It is essential for a charity to have well-defined policies codified in their gift acceptance policies. Drafting of the policies should be a collaborative effort among members of the development, finance, and legal departments, executive officers, and board. The gift acceptance committee described below will review the results of due diligence efforts and will make a recommendation to leadership as to whether a property should be accepted – or not.
Gift acceptance policies are a set of rules as to acceptable assets and gift vehicles to minimize risk and maximize gift potential. Acceptance policies represent guidance for staff and leadership. Donors expect timely responses as to the acceptability of assets and vehicles. A clear set of acceptance policies facilitates a short decision cycle to accommodate donor expectations. Particularly if your organization is large and/or geographically diverse, a good set of policies facilitates consistent interpretations across multiple gift situations.
Gift acceptance polices should start by defining assets and gift vehicles that can be accepted without the approval or input from charity leadership or outside experts. Typically, the development office can accept gifts of cash and publicly traded securities without prior approval or examination. Gift annuities funded with these assets may be subject to age and dollar minimums, and at some charities, dollar maximums, but are otherwise not subject to review. Gift acceptance policies should also identify assets that require a heightened level of due diligence prior to being accepted.
B. The Gift Acceptance Committee
Gift acceptance policies will typically create a Gift Acceptance Committee to determine whether to accept these more complex gifts. The Committee may have a modest standing membership of the chief executive officer, the chief development officer and the chief financial officer. While the Committee sounds formal and complicated, it is in fact an ad hoc group without regular meetings or structure. They are called upon only when gifts require due diligence prior to acceptance. The small number of standing members may call upon internal or external resources to evaluate a gift. For example, a proffered gift of real estate may require input from experts on the type of property offered, the potential risk of ownership and strategies for quickly disposing of the property. Depending on the level of potential liability, there may be some situations where Board approval is required.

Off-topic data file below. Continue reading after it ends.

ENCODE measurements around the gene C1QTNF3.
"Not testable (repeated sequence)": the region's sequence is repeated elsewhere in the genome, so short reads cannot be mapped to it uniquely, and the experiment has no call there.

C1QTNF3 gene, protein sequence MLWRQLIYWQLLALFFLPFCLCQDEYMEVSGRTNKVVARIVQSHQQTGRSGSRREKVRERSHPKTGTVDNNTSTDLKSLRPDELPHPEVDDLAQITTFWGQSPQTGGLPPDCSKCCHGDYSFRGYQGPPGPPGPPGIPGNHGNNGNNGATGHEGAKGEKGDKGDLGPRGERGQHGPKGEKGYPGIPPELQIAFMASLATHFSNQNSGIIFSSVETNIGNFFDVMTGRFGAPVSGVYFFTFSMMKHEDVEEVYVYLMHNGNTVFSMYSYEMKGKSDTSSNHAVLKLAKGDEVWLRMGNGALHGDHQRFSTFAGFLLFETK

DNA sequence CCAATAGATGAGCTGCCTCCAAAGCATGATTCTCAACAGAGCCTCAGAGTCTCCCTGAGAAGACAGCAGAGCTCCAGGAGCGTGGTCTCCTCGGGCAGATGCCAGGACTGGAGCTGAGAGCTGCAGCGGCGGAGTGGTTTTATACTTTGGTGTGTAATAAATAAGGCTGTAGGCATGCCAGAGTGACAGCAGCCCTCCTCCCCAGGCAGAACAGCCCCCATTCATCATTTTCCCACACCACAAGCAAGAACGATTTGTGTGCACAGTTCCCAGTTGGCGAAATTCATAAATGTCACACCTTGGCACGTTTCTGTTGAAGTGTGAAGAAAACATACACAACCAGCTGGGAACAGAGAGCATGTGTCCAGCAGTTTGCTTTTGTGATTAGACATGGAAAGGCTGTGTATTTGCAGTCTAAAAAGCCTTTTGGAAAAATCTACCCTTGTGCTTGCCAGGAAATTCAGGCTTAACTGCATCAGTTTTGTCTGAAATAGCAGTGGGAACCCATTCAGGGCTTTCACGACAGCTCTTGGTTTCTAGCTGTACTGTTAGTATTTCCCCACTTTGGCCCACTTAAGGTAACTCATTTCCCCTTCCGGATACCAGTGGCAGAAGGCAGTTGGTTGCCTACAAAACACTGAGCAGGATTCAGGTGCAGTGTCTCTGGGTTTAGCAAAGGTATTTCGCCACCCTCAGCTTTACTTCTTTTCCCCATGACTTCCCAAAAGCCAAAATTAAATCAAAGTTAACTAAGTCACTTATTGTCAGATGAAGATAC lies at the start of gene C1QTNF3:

The Gift Acceptance Committee should consider obvious liabilities such as financial risk and environmental responsibility. The Committee may need input from outside experts on assets and unusual planned gift arrangements. The committee should consider the reputational risk to the charity in accepting gifts that could be problematic because of the identity of the donor. (Are there criminal ties or polarizing politics involved, for example?) The Board should examine an asset that it is the subject of public controversy such as an industrial facility adjacent to residential property or a property of historical significance. The work of the Committee should be transparent, fair, and evenly applied. A perception, real or imagined, that the process favors insiders over others will create controversy and should likely get wide review.
Troublesome gifts are often revealed only after accepting a gift. Wise charities have policies and procedures as a first line of defense, particularly in the case of donor behavior after making a gift, consider including “morality clauses” in gift agreements that give the charity the right to remove names, revoke recognition, or even return a gift. For example, if it became known the donor engaged in acts involving “moral turpitude” or “that compromise the public trust or reputation of the charity” the gift is subject to reconsideration. Even though an offering to your charity may seem genuine and generous, it’s wise to be consistently vigilant for those gifts that are not, and have more value to the giver than the receiver.